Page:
Bangladesh Fight Slavery and Trafficking-in-Persons Project

The Bangladesh Fight Slavery and Trafficking-in-Persons (FSTIP) project was awarded by USAID as a renewal of the Bangladesh Counter Trafficking-in-Persons (BCTIP) project discussed in my last blog post. FSTIP has the same purpose and methods as BCTIP but expanded with learnings from the COVID-19 pandemic and the influx of Rohingya migrants to Cox’s Bazar from Myanmar.

The Rohingya refugee crisis has progressed to the point where there are now nearly 1,000,000 Rohingya living in tent camps in Cox’s Bazar, a large city near Myanmar known mainly for having the world’s largest natural continuous sea beach at ninety-three miles long. Currently, because of a strong resurgence of COVID in Bangladesh, services to Rohingya camps are limited to food and medical aid. Once this ban is lifted, Winrock plans to move in with educational programs, monetary support for trafficking victims and people at risk, and TIP awareness raising activities. Rohingya people are at great risk of trafficking in the camps because they lack gainful employment, a solid home, or a permanent community to rely on for emotional and physical support. FSTIP will work to curb the growing trafficking risks in Rohingya camps.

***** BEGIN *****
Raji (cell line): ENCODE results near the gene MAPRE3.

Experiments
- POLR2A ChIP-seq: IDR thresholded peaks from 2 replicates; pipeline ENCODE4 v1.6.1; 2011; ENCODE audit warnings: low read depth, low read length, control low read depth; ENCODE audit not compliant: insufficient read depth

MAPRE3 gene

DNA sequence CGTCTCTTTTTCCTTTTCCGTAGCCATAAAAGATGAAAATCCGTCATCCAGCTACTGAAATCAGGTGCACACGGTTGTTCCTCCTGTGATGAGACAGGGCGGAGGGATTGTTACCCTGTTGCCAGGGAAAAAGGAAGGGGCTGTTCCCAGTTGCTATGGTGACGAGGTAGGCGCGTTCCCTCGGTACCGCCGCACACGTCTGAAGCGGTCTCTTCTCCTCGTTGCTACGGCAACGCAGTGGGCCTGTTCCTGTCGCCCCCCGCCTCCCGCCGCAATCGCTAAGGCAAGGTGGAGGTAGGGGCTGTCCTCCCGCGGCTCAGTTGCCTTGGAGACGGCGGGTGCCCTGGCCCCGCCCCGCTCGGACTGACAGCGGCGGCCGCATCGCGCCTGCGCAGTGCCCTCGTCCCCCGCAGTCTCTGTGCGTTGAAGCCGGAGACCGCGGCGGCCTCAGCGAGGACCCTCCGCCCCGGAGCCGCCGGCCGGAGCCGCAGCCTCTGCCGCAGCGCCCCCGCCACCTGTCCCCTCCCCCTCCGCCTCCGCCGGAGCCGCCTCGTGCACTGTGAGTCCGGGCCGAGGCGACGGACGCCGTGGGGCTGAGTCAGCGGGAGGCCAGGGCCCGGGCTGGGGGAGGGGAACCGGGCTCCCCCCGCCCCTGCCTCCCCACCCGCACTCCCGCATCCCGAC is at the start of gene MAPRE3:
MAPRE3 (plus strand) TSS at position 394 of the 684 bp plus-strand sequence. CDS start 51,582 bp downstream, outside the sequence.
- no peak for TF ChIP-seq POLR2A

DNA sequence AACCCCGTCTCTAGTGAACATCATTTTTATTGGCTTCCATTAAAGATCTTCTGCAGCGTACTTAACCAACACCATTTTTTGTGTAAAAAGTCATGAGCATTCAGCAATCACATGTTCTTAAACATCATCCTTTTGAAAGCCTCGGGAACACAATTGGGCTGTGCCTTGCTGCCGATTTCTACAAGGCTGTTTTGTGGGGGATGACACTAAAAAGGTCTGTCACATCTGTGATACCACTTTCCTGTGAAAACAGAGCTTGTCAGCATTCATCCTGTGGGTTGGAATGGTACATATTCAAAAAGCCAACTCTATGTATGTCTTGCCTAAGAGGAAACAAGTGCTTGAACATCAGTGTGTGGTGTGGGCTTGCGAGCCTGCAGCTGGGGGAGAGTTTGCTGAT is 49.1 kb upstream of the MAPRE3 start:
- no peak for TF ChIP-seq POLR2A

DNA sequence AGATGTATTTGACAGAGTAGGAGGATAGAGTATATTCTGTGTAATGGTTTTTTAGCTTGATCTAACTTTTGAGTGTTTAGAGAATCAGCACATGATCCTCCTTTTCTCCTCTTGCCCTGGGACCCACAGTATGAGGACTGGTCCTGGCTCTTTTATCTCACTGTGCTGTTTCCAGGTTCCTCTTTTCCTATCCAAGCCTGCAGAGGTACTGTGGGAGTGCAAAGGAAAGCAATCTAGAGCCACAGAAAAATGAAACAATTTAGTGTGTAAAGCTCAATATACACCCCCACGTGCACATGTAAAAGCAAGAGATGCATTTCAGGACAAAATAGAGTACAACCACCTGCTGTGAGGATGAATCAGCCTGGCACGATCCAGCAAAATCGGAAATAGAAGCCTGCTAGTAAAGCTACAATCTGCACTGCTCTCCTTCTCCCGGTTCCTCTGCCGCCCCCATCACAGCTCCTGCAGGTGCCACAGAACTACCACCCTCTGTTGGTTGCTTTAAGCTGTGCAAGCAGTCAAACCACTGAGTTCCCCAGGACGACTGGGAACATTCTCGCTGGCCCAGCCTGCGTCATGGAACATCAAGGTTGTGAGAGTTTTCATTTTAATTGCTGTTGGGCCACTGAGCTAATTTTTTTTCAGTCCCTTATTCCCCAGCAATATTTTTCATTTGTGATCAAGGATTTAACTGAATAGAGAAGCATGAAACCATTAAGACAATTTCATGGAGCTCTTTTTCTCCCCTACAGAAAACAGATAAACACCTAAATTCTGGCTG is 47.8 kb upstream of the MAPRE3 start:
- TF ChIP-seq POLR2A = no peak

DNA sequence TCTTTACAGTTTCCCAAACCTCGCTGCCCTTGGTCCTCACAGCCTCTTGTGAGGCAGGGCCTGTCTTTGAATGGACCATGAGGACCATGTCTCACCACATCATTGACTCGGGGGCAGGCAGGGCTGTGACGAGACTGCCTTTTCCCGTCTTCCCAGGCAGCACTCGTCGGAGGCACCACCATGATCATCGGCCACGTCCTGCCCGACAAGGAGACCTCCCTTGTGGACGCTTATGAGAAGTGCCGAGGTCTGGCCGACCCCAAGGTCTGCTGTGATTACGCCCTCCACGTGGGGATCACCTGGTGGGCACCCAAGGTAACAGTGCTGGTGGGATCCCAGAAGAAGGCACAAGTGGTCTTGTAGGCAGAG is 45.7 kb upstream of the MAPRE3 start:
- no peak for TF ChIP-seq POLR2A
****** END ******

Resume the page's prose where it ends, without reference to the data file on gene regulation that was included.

FSTIP has also learned from BCTIP’s adaptions to COVID and is considering making job skill trainings more flexible permanently. This would allow survivors to both hold a part-time job and receive job skill trainings to boost retention in this program. The program has recommended psychosocial counseling to return in-person as soon as possible so survivors can be accurately assessed and receive more thorough treatment. Survivors sometimes have difficulty accessing smart phones or computers with which to attend online counseling, resulting in half-sessions or missed appointments.

I was excited to begin work on FSTIP after reading so much about the special TIP tribunals established by BCTIP. Unfortunately for me, the project had just begun, so I was only able to work administratively on project start-up. I edited documents written by the Bangladeshi team for correctness and style and created documents summing up successes and identifying areas for improvement. The most helpful thing I did for the team was create an excel sheet to be used for the next six years to track documents that need to be written and sent to USAID. In this phase of the project all the team members were very busy with hiring the in-country team and figuring out an office rental space, bank accounts, and security plans to guard against COVID, natural disasters, and terrorism. There is very little substantive work to be done in the weeks I have left at the NGO, but now that I am familiar with the situation in Bangladesh I plan to keep up with the project’s successes via their website in the coming months and years.